Melody did not feel good about herself. Her mom noticed when her grades started dropping and she no longer wanted to go to school. At the tender age of 10, all Melody wanted was to fit in with her peers, but she says she felt different.
Melody is different. She is the child of a prisoner, and in countries like Zimbabwe it is shameful to have a parent in prison. Families like hers are often cast aside by their communities and to make things worse, they often cannot afford life basics such as food, shelter, and clothes—let alone school uniforms.
Melody did not have a school uniform, and this made her stand out even more.
“Without a uniform, I don’t feel like I belong,” she said.
For children like Melody, a school uniform can mean the difference between loneliness and a sense of belonging—something Melody desperately needs at this critical time in her life.
The Children of Prisoners Program staff in Zimbabwe encourage the continued education of each child in the program, which includes providing support for school supplies and materials, including uniforms. They provided Melody with two dresses, two pairs of socks, and a pair of shoes for school.
Melody was humbled and grateful. She knelt in thanks as she received the package from Prison Fellowship Zimbabwe.
“Thank you so much,” she said. “Go and pass my gratitude to others!”
Melody now feels much better about herself and can be seen at school happily chatting and playing with her classmates. The gift of a simple uniform has helped Melody see something she couldn’t see before: a future.
“The sky is the limit!” she says.
That’s the difference a uniform makes.
Give Now to Provide Uniforms for Children Like Melody
Photo: Norman Nyakapadza could not hold back his expression of love for his family, after he enveloped his wife and children in an embrace.
Children of prisoners in Zimbabwe are celebrating after Prison Fellowship Zimbabwe (PFZ), an affiliate of Prison Fellowship International (PFI), successfully lobbied to overturn a prison visitation ban. This is a breakthrough for Zimbabwean children of prisoners under 18 years old, who were not permitted to visit anyone in prison—even their incarcerated parent.
“There is a growing awareness and evidence, globally, of the significant impact on children and inmates when children can visit their parent in prison,” says PFI’s International Director of Child Sponsorship Adam Hutchinson. “Studies show children who maintain a connection with their incarcerated parent report higher feelings of safety, stability, and overall emotional wellbeing. There is always a reduced likelihood of a parent re-offending after release, meaning families are stronger and children are better care for.”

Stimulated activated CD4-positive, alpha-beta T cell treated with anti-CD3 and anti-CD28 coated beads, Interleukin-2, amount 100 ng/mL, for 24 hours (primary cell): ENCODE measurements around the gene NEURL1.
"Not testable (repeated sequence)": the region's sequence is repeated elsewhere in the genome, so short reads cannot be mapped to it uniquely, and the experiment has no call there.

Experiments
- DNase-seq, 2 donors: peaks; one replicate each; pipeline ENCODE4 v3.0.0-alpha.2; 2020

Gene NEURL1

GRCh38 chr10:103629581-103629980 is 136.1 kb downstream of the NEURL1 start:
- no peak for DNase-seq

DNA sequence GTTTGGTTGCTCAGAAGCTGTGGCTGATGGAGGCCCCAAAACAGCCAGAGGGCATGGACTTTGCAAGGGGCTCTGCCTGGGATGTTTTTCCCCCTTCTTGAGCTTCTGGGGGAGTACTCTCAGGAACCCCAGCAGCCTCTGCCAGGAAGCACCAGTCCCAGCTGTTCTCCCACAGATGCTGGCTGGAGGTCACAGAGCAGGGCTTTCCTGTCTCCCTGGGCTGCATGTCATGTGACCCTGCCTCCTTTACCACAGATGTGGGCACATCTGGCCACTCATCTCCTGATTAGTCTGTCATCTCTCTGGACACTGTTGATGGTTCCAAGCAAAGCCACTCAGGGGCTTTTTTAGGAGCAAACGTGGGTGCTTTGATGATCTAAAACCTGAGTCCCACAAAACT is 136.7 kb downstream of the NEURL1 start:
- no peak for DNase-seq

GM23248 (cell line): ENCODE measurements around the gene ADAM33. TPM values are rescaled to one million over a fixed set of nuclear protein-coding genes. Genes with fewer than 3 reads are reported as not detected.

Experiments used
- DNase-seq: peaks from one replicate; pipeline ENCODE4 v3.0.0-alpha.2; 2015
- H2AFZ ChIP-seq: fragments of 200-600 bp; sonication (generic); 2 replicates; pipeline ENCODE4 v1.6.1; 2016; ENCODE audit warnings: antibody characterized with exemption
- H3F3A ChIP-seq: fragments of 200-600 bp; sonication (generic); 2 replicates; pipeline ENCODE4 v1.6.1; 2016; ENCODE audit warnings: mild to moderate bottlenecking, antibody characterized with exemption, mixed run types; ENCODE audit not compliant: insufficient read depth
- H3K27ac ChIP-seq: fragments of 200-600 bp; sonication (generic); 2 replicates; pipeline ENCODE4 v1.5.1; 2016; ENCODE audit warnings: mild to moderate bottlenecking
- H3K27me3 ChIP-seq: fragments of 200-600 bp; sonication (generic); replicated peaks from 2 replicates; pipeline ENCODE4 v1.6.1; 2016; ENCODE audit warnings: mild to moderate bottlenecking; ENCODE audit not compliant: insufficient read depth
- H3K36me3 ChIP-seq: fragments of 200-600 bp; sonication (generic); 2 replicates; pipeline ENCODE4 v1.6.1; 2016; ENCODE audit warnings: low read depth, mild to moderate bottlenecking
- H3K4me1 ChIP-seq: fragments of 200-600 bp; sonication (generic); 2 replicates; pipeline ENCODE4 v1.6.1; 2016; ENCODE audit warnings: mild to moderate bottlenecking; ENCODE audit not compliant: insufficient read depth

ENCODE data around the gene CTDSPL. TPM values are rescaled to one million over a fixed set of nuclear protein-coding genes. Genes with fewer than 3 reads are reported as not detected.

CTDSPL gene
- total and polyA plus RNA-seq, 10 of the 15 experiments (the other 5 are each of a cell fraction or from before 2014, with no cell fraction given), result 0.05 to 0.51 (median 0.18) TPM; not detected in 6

After a series of meetings with the Zimbabwe Prison and Correctional Service to present prison visitation as a rehabilitative tool for prisoner behavior, children from five families in PFZ’s children of prisoners program were granted visitation. Some, like 10-year-old Precious, had not seen their fathers in nearly a decade.
“Feedback from these families is that the children’s behavior changed positively and they couldn’t stop talking about such a memorable event,” says Wilson Femayi, PFZ children of prisoners program manager. “The prison social workers also reported a remarkable behavioral change in inmates who met with their families for the first time.”
After the successful trial visitations, government officials agreed to institute an annual visitation week open to all children of prisoners throughout the country. The impact of this decision has encouraged Prison Fellowship International affiliates in Rwanda and Zambia to make similar appeals to their own prison visitation laws, which are already yielding similar results.
About Children of Prisoners Sponsorship:
Prison Fellowship International’s child sponsorship program helps rescue, restore, and rebuild the lives of innocent children of prisoners throughout eight countries. Through one-to-one sponsorship relationships, children receive access to food, medical care, education, safety, and spiritual and emotional support. Prison Fellowship International affiliates deliver these services through partnerships with local government, NGOs, and churches.
L–R: Precious, Tsitsi, and Ronald at their old home outside Harare, Zimbabwe.
Ten-year-old Precious reunited with her father earlier this year after an eight-year separation. Until now, Zimbabwean law did not permit children under 18 to visit anyone in prison—even their incarcerated parent.
But through the tireless work of Prison Fellowship Zimbabwe, the law was reversed for Precious and four other families of prisoners in our child sponsorship program.
This a breakthrough for children of prisoners in Zimbabwe. Maintaining a connection with their incarcerated parent creates emotional stability, by helping them know their parent is safe, present, and still cares about them.
Precious and her four siblings were abandoned when their father was sent away. Their mother Jacquelyn suffered a debilitating stroke under the stress of working and caring for five children alone.